Factor VII Deficiency Workup

Updated: Nov 06, 2019
  • Author: Muhammad A Mir, MD, FACP; Chief Editor: Perumal Thiagarajan, MD  more...
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Workup

Laboratory Studies

Routine initial hemostatic tests for suspected factor VII deficiency include the following:

  • Activated partial thromboplastin time (aPTT)
  • Prothrombin time (PT)
  • Platelet count

A normal aPTT and a prolonged PT in a patient with a lifelong history of a tendency for mild or severe bleeding is consistent with the diagnosis of factor VII deficiency or the presence of an inhibitor to factor VII.

Bleeding time is usually within the reference range.

With no significant clinical bleeding but a prolonged PT and a normal aPTT, the patient has either mild factor VII deficiency or is taking oral anticoagulants.

To distinguish between factor VII deficiency and the presence of an inhibitor to factor VII, mixing studies are useful. PT testing is repeated using a 1:1 mixture of the patient's plasma and normal plasma. Normal plasma is a source of factor VII; therefore, when such a mixture normalizes the prolonged PT, the patient likely has a deficiency of factor VII. When the mixture still results in a prolonged PT, sometimes after initial correction, an inhibitor to factor VII is probably present.

A specific assay for factor VII, using known factor VII–deficient plasma, is required to confirm the diagnosis. Factor VII antigen can be measured using a radioimmunoassay.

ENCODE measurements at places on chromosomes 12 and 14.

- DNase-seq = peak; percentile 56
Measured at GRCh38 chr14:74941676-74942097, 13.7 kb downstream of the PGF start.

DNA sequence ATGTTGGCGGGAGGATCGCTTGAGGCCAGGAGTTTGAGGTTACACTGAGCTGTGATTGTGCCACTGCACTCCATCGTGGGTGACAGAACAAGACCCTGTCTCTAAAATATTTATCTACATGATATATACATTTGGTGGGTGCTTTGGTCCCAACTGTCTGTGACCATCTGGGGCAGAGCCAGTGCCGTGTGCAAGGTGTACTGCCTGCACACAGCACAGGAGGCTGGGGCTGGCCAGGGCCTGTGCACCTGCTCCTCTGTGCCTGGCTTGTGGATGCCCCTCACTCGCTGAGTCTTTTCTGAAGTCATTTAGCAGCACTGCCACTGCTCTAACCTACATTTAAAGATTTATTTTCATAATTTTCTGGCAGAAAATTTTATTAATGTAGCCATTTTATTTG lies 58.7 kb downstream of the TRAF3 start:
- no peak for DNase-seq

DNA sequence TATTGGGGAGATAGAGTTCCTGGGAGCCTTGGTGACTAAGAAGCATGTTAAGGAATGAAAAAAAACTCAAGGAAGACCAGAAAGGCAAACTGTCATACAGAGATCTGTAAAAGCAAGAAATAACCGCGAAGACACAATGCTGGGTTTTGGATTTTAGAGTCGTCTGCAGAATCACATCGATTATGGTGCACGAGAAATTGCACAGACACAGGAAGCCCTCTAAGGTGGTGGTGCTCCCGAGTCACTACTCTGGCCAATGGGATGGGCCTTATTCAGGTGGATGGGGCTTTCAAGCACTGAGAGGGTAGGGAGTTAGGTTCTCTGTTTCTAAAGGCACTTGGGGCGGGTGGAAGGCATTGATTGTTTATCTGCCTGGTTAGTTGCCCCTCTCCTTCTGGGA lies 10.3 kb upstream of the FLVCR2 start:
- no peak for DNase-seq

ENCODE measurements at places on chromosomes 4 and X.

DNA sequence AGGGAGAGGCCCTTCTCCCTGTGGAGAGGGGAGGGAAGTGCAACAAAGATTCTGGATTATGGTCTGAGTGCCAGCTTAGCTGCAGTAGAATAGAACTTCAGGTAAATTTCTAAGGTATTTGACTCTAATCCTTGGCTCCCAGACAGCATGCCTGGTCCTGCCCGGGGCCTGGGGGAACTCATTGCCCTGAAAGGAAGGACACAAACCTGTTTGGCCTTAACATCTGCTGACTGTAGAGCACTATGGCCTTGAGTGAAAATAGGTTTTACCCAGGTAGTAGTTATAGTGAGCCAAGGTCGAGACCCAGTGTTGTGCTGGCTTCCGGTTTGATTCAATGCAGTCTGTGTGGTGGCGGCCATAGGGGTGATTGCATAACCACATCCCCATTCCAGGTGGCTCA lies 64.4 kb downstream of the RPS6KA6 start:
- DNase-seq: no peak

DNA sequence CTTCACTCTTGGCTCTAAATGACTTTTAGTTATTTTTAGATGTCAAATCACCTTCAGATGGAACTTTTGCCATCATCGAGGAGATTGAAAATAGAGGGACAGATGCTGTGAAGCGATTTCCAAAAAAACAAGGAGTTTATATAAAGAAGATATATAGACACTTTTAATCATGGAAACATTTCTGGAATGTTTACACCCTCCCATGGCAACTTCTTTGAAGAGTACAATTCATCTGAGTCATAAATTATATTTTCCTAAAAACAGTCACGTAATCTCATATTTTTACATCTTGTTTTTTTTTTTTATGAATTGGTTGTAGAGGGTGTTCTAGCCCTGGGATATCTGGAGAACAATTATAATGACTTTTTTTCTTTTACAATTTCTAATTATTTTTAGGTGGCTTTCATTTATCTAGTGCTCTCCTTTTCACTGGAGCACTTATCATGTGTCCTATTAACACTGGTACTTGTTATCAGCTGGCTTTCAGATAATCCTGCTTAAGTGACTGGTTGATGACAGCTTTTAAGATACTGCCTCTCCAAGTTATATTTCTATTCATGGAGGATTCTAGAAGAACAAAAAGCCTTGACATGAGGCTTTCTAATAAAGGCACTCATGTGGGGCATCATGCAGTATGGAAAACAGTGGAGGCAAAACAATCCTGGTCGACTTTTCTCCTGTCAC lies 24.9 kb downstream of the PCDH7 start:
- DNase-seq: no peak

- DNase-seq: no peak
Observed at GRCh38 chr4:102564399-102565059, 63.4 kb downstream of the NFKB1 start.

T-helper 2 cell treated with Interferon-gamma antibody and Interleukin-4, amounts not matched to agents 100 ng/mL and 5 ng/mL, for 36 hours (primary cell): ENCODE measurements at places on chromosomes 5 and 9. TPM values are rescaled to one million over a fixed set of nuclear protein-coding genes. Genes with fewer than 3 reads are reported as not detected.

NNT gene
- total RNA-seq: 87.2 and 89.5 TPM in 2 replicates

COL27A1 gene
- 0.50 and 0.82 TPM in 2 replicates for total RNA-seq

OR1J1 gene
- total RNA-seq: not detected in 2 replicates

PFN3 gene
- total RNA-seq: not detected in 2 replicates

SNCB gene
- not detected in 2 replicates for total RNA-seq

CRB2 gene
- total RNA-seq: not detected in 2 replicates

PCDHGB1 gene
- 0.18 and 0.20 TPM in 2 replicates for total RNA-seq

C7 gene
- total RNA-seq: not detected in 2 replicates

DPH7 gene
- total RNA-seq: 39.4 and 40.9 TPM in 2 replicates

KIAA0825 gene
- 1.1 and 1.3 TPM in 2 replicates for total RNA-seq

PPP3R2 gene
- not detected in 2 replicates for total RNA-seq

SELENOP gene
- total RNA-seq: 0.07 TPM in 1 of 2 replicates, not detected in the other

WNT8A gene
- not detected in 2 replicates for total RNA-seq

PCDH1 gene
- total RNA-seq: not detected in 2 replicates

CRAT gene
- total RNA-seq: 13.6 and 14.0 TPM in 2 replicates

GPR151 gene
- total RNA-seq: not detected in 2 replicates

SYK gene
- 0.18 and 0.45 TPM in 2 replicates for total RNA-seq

Functional factor VII assays are as follows:

  • To determine the severity, factor VII activity levels (factor VII:c) are measured using a single-stage, PT-based assay.

  • The factor VII:c assay uses the ability of tissue factor to promote the conversion of factor VII to factor VIIa and measures the total clotting activity of factor VII and factor VIIa. Results can vary dramatically depending on the source of tissue factor used in the in vitro assay.

Immunological factor VII assays can be used to measure factor VII:Ag (antigen levels). This can be an enzyme-linked immunosorbent assay or an immunoradiometric assay.

A factor VIIa:c assay is used to evaluate therapeutic factor VIIa levels. This is an enzyme-linked immunosorbent assay using specific antibodies or soluble mutant tissue factor that is insensitive to native factor VII but that serves as a cofactor for factor VIIa catalyzed activation of factor X.

A more definitive approach involves genetic analysis of mutant genes in involved families.

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Imaging Studies

CT scan and ultrasound have been used to localize, quantify, and serially monitor the location and response of bleeding to specific therapy.

Plain radiography is not useful for evaluating soft tissue damage.

MRI can be used to assess soft tissue damage; is a better modality to evaluate joint effusion, synovial hyperplasia, and cartilage loss; and can help localize the bleeding site. MRI is beneficial for evaluating reversible joint changes for earlier intervention in persons with hemophilia A and B.

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